Randy Newman's action music for Air Force One makes for an interesting listening experience apart from the film, and, surprisingly, it has been highly praised through the years. Composer Hans Zimmer once indicated that he considered these cues superior to any he had written at the time. Several distinct sequences seemingly inspired Basil Poledouris in his forthcoming score for Starship Troopers. Film music critics awarded significant praise to Newman's score when it was leaked almost immediately as a bootleg CD to the collecting community. But there are significant weaknesses in Newman's score outside of a handful of the more consistent action cues. His themes, simply put, are atrocious for the genre. His concoction for the president includes a rollicking rhythm and jovial fanfare that places the film just one step away from your local carnival. Used in full during the early motorcade and hostage-freeing scenes, this theme would have been horrifyingly trivial in its futile attempts to infuse any sense of sincerity into the office of the president or his plane. In both structure and frivolous character, the theme mirrors the identity of David Newman's Galaxy Quest to a substantial degree. Equally dumb in a mock fashion is Randy Newman's theme for the Russians and their general, nearing the realm of parody in its prancing movements. His theme for the first family is adequate though inconsequential. On the whole, his score is embarrassingly inappropriate in tone, despite the quality of a few individual action cues. Newman recorded an hour of material for the film before getting cut off by Peterson, who, with the release date of the film fast approaching, must have been experiencing a serious case of butt-puckering upon hearing Newman's recordings. There is no indication that Newman recorded music for either the opening credits or the final fifteen minutes of the film and end credits. With only twelve days in which to record a replacement score, action veteran Jerry Goldsmith pledged to make an attempt to save Peterson's film. Knowing that he couldn't accomplish the task alone, Goldsmith initially asked his son, Joel, to assist him in providing some of the music. Being unavailable, Goldsmith turned to rising composer Joel McNeely for assistance, and he received superior results. McNeely was tantalizingly close to mainstream break-out at the time, and he was more than capable and willing to closely follow Goldsmith's lead in providing music for the scenes that the veteran declined to tackle himself.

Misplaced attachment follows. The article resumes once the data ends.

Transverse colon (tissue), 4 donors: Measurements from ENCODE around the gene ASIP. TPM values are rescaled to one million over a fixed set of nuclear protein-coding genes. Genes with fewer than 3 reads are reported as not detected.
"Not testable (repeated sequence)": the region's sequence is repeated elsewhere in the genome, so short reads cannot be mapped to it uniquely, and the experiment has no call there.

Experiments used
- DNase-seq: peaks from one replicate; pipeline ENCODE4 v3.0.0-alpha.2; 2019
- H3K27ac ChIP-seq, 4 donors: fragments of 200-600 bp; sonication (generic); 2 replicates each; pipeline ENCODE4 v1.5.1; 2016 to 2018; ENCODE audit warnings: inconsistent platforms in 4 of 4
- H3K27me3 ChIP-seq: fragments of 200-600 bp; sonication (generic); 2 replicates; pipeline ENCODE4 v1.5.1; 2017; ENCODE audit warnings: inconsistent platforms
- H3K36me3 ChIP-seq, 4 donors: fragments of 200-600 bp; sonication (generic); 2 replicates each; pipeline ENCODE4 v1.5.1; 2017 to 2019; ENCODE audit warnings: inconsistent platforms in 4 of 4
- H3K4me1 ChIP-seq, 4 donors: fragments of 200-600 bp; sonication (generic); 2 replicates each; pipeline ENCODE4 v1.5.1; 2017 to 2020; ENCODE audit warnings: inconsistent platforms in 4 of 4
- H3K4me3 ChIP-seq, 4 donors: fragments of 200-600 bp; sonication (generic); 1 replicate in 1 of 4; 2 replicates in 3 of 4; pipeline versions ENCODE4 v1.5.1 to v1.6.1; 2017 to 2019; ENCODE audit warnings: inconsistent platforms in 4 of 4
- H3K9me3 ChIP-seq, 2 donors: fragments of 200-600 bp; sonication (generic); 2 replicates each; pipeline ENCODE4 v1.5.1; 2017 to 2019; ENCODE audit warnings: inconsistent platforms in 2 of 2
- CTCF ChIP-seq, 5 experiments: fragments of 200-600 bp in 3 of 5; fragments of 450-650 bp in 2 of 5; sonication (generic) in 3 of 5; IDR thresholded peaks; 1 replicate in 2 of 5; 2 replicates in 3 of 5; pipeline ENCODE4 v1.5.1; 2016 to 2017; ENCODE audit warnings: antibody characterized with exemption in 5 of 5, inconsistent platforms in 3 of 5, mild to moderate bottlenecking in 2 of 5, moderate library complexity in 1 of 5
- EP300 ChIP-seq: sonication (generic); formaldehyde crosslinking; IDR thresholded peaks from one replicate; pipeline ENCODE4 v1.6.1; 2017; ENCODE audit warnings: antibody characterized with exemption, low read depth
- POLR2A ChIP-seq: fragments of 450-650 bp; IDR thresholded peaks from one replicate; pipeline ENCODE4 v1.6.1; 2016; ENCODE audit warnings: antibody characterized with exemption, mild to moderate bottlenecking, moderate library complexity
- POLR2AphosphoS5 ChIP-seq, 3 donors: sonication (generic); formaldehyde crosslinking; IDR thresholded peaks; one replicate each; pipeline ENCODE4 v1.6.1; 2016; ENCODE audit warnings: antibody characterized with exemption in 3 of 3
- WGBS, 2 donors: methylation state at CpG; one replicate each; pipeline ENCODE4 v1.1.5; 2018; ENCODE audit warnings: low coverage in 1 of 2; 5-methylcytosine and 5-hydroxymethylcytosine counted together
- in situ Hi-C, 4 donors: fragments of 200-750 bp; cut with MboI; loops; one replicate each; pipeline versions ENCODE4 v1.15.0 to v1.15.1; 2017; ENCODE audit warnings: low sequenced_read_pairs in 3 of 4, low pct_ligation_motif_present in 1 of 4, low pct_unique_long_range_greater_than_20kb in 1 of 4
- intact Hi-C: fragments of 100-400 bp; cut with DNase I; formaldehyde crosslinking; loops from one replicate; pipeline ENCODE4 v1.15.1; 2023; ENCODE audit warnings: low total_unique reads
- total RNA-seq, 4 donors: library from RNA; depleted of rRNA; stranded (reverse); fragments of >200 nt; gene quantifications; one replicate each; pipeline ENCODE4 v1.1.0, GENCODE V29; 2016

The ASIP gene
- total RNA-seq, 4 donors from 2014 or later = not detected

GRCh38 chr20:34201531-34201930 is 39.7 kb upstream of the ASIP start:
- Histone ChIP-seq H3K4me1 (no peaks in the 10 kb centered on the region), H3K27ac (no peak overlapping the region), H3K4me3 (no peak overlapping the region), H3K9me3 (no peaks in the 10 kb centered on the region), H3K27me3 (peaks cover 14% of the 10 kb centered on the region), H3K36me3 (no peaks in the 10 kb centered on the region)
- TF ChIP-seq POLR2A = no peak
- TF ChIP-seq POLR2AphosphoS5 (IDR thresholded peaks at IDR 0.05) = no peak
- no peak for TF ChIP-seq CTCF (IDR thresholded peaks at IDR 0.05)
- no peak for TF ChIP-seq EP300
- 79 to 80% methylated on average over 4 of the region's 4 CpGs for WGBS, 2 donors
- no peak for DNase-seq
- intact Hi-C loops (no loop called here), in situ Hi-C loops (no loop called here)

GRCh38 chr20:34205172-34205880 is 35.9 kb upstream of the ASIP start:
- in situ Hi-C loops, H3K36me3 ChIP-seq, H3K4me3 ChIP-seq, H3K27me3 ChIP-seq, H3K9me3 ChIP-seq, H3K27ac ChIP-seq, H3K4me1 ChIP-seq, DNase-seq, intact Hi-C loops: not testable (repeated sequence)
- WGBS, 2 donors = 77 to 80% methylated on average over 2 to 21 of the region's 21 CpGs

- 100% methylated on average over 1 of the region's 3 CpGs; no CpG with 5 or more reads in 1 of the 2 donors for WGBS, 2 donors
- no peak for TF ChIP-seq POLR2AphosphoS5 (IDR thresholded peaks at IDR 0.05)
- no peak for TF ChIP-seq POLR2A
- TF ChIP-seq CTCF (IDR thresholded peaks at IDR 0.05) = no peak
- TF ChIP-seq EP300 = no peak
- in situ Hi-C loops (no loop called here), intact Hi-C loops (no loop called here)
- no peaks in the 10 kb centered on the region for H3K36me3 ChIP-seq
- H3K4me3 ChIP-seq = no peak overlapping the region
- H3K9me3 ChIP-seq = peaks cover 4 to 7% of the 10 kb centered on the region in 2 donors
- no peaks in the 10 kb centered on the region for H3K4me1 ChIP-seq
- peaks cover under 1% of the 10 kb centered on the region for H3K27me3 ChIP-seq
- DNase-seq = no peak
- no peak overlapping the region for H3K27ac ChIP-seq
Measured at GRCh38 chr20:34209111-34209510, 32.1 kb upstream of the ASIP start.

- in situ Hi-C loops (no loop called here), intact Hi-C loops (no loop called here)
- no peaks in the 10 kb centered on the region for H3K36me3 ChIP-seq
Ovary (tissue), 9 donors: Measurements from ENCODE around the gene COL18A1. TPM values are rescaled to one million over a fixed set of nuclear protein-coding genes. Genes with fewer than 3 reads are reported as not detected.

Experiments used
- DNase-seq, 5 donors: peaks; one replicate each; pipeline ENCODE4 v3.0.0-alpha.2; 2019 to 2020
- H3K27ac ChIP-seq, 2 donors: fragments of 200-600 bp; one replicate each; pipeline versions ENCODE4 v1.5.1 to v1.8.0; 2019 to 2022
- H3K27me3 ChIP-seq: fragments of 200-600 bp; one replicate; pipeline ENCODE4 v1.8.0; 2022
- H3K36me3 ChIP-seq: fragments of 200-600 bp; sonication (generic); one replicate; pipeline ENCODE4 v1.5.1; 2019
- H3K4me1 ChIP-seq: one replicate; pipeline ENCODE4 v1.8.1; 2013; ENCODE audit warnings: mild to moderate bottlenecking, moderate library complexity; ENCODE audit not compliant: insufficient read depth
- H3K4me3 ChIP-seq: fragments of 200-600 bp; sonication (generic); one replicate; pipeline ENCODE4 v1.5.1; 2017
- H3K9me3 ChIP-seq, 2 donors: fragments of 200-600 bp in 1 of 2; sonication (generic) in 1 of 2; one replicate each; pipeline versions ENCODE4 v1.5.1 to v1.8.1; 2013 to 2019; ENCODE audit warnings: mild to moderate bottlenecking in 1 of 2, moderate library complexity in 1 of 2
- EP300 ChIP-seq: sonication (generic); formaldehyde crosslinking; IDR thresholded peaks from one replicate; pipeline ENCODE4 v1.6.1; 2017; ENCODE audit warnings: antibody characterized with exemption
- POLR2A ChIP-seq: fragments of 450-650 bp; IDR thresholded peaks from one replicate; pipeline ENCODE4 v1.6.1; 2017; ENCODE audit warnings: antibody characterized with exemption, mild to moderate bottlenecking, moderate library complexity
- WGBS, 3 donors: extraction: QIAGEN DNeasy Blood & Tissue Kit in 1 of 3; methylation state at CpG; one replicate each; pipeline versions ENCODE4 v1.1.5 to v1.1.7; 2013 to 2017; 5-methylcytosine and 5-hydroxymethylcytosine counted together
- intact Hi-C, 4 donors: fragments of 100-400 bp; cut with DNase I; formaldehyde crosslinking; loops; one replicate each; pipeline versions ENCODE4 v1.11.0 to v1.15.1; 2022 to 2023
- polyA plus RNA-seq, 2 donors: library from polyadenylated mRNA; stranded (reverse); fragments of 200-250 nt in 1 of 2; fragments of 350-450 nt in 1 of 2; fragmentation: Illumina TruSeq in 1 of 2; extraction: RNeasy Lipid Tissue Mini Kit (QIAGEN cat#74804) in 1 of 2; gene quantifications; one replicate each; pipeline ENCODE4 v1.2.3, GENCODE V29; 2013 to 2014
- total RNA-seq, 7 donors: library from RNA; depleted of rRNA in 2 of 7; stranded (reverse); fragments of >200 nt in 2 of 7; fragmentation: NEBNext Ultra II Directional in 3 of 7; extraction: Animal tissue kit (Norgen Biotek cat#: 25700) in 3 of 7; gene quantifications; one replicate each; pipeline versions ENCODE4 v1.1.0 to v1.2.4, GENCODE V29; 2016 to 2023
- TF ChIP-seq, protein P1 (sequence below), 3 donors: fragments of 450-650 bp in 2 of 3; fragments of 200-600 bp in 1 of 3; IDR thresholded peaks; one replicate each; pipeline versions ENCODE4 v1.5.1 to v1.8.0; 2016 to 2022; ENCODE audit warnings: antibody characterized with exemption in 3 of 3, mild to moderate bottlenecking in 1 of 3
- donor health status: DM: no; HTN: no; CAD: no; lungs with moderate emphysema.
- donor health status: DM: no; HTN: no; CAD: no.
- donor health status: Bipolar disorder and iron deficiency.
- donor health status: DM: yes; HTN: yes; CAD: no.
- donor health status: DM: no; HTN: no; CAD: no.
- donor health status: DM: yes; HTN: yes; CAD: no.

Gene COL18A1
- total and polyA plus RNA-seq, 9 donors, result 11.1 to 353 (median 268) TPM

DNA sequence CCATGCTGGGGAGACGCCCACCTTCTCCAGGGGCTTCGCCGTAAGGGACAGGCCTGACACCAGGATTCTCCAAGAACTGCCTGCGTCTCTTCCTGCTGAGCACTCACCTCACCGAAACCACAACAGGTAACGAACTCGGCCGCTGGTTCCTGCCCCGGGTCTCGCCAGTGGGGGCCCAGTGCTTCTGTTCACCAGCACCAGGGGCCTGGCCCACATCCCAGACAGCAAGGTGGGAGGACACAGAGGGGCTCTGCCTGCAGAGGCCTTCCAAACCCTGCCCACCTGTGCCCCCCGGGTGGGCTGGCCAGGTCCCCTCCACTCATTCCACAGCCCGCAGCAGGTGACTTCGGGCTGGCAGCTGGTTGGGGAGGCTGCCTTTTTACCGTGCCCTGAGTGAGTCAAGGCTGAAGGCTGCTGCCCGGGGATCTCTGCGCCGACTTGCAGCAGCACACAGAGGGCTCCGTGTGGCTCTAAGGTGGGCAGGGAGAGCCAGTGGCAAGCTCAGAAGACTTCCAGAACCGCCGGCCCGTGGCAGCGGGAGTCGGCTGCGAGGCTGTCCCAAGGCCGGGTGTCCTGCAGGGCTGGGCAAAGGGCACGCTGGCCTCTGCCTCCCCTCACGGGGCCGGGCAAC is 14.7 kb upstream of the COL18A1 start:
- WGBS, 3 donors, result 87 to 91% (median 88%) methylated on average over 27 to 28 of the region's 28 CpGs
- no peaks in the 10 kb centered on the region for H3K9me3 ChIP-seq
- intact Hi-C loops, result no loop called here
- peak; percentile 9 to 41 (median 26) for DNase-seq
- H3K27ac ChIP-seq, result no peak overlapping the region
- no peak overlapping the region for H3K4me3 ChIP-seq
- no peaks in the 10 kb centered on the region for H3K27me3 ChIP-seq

After the rushed insanity of writing and recording Air Force One, Goldsmith claimed that he would never again attempt such a last-minute effort. And yet, by almost all accounts, the work that he and McNeely provided for Air Force One is exactly what Peterson was looking for. Despite its effectiveness, though, Goldsmith's no-nonsense action style is derivative of his other works; originality wasn't a luxury afforded by time. He wrote all of the themes and motifs for the film and passed them on for McNeely to interpret as necessary for certain cues. The three concepts for which Goldsmith wrote themes mirrored the choices made by Newman, but they're executed in a far more conventional way. The main theme is a somewhat transparent re-working of the primary theme for Star Trek: First Contact from six months prior, replacing the stark nobility of the earlier theme with a touch of Rambo: First Blood Part II instrumentation in a more patriotic slant. Its blatantly heroic statements are the polar opposite of Newman's leading theme in attitude and distinction, and while they may be slightly obnoxious in their unflappable patriotism, they match the flamboyant displays in the film quite well. Goldsmith would have been horrified to know that this theme eventually became a common anthem for stage arrivals of American Republican presidential candidates John McCain and Donald J. Trump, the latter using this theme for rally entries through the end of his term. Also owing a page to Star Trek: First Contact is the construct of the softer, somewhat anonymous woodwind-based family theme heard most prominently in "No Security" and in a few of the resolution moments later on. The Russians are given two motifs that eventually blend into one spectacular moment of General Radek's death near the end of the film, and these ideas are arguably the highlight of Air Force One for veteran Goldsmith collectors. First introduced in the latter half of "The Parachutes," this material evolves into a grim snare march under stereotypically rigid Russian progressions for low strings and brass in the film's latter half. Goldsmith rarely wrote for Russian settings, with the only other memorable use late in his career coming in The Sum of All Fears, but McNeely on the other hand provided a lavish, heavily choral Russian piece for the little know film Virus not long after Air Force One, leading some to incorrectly believe that McNeely was the original source of this music in Air Force One. The idea, however, was indeed Goldsmith's, even though McNeely did interpolate the material at times.